From New York to anywhere else in the world you should know about the secret hidden uncover world of Black-ops reputation management (BoRM) is also known as black hat reputation management in various circles around the internet. Organizations which offer this service can sometimes differ in what they’re
actually referring to. When the term was first thought up of, it entirely consisted of things that can be considered slimy, such as…
• Incessant spamming on websites which speak negatively about your brand in order to damage their search engine results (lower their legitimacy)
• Create dozens of poorly designed websites chock full with fake content that is riddled with keywords to push for higher search engine results
• Develop fakes of the brand or individual you’re doing business with to “muddy” the waters of what is true and what is false
Needless to say, black-ops reputation management used to be a pretty bad thing. No matter what way you look at it, the old practice worked, but it didn’t really improve the actual reputation of your company. For example, someone who was internet-savvy would be able to see right through the ruse and there are plenty of people out there who would make something like that public. In fact, that is exactly what happened, with one prominent case being published on the New York Magazine website and currently resting near the top of the Google search results when looking up black-ops reputation management. That’s a pretty harsh deal for something that does have legitimate uses but also provides some well-needed exposure for shady business practices.
The Changing Face of Black-Ops
The old habits of BoRM were from years ago before Google updated their algorithms. This update saw webmasters gain the ability to “disavow” links which they felt weren’t of high quality and also saw low quality websites plummet to the bottom of the search results because the content just wasn’t all that great if you really looked at it. In the fiasco that was published in New York Magazine, an online reputation company was seen creating websites that threw up quick, dirty content in order to get rid of negative content. In the long run, this company did not actually improve the reputation of anybody they worked with but instead simply covered up the bad stuff. If you put a rug over your dog’s dirty business in the yard, it is most certainly still there even if you can’t immediately see it.
Because of how much Google has switched things up, the old typical way of BoRM doesn’t work anymore. While there are still companies who will offer incredible results but provide a dirty service, black-ops reputation management has grown to have some legitimate uses, assuming the company providing the service is legitimate and does things by the book. There are many who would argue that BoRM is anything but the book, but it has certainly made a place for itself in the world of online reputation management and there’s no reason to discard the thought process entirely and then pretend it doesn’t exist.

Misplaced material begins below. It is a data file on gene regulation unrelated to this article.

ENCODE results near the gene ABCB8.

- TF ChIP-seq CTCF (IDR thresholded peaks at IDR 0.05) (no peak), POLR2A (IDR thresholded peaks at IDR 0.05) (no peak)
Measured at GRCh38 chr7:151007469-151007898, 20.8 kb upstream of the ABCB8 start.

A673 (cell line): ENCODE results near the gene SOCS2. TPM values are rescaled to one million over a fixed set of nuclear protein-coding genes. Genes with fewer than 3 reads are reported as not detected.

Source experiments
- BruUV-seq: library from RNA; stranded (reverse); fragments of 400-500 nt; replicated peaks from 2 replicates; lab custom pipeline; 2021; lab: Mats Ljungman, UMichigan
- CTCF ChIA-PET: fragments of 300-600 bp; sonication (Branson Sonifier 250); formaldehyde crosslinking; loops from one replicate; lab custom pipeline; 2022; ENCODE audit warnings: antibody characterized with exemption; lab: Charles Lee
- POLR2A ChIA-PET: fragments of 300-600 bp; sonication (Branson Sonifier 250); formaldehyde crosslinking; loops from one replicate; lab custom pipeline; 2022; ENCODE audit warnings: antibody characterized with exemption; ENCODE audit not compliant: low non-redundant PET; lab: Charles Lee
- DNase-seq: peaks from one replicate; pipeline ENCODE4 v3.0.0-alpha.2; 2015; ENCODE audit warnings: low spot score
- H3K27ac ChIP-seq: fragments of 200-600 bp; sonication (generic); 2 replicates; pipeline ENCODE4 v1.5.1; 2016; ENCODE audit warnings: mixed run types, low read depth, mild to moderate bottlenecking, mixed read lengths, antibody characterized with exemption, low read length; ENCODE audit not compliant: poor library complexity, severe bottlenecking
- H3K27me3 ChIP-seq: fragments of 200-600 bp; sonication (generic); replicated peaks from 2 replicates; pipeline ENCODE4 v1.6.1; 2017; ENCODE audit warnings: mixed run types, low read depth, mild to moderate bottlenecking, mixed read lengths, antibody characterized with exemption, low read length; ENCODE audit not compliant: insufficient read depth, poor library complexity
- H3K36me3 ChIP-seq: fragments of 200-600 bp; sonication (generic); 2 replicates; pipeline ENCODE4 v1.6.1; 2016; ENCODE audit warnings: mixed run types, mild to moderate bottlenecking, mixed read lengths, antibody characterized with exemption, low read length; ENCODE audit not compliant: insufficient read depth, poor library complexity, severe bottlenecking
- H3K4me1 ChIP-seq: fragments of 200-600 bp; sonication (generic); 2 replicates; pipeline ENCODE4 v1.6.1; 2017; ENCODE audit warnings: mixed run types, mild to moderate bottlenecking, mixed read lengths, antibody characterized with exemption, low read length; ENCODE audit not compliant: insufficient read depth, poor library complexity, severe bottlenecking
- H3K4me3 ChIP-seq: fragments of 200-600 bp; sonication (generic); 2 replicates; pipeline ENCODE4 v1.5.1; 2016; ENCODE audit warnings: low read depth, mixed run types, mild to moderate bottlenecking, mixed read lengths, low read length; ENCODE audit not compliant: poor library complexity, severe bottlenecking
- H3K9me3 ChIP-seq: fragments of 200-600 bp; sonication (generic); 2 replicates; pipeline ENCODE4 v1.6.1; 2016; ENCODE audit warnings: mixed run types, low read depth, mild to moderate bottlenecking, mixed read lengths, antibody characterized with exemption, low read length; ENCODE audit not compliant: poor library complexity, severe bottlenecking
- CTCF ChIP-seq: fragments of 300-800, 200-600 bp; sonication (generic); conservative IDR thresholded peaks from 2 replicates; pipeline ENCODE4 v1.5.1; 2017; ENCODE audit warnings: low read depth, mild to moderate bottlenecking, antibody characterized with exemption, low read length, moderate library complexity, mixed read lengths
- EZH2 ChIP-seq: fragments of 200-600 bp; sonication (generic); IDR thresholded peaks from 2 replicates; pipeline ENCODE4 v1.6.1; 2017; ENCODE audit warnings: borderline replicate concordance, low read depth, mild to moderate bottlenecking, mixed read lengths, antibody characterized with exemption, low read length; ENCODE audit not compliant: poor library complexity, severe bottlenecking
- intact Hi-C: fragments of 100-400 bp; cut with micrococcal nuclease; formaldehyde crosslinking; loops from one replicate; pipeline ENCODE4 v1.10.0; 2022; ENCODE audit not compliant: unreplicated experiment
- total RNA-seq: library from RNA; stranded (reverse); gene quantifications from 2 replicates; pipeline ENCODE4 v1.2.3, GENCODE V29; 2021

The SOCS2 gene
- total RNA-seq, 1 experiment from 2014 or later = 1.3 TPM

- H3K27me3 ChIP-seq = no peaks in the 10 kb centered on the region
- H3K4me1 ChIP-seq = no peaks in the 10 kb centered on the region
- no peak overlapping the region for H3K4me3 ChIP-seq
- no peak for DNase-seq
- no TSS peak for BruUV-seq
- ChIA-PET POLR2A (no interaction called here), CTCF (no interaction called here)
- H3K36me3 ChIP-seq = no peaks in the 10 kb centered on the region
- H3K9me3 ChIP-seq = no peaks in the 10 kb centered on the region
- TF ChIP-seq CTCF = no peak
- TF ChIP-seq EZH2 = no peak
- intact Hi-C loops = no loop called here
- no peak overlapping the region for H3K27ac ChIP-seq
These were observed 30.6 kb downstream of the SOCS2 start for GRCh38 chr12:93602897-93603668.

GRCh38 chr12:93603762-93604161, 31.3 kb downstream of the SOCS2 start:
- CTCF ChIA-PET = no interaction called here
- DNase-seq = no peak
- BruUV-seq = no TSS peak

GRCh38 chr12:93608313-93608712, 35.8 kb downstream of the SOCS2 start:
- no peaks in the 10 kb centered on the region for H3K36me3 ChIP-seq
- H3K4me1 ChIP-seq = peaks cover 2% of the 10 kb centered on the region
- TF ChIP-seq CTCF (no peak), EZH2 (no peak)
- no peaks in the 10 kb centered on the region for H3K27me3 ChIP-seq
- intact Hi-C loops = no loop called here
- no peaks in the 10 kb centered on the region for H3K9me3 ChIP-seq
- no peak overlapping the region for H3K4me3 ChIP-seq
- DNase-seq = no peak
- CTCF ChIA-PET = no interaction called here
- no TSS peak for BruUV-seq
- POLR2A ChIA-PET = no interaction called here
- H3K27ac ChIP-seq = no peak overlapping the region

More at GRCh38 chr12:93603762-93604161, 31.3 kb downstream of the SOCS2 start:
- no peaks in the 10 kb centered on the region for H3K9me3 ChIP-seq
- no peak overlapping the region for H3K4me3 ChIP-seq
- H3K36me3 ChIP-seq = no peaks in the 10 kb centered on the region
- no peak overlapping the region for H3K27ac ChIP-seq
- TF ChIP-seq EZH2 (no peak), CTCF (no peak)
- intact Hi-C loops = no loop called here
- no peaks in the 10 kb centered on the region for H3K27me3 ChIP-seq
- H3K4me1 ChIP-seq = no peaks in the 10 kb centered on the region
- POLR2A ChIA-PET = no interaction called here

Are There Any Benefits to Black-Ops Reputation Management?
The premise of black-ops reputation management is sound. You, the client, may understand that resolving a damaged reputation will take quite a bit of time. But, you also understand that your life hinges on the bad stuff disappearing as soon as possible because the negative things about you are so overly visible yet the positive things are nowhere to be found. Sometimes, you just need a solution that has quick turnaround but also leaves a foundation for legitimate improvement once the initial disaster has subsided.
With carefully planned black-ops reputation management, you can generate a significant amount of positive content about you that isn’t rubbish and also isn’t false or intentionally built up to have you placed along the glorious works of Carl Sagan and Isaac Newton. Chances are, there are some legitimate accomplishments you have under your belt that just aren’t been seen. On top of that, it’s probable that at some point there has been a positive story about you on the internet. This could be on something as
simple as a school website or maybe even a local newspaper.
Regardless of where and how the good stuff exists, it’s there, it just needs exposure. With BoRM, you can get that done quickly but there is also a missing link that has grown to be rather important in the past couple years: Social media. Most of us abuse social media or don’t utilize it. How many of us can truly say that we actively use Facebook, Twitter, Pinterest, Instagram, YouTube, Google+… you get the picture. More often than not, we use two or three of these websites or we simply lurk without posting.
Since Google has started giving preference to social media results when looking people up, you receive the highest search authority bonuses when your name is actively participating on different social media websites in a positive manner.
While it’s not an immediate long term solution, it can fit you just right in a tight situation and in any case, having a social media profile that says you love kittens is probably better than that one blog post saying you supported the invasion of the Mongols.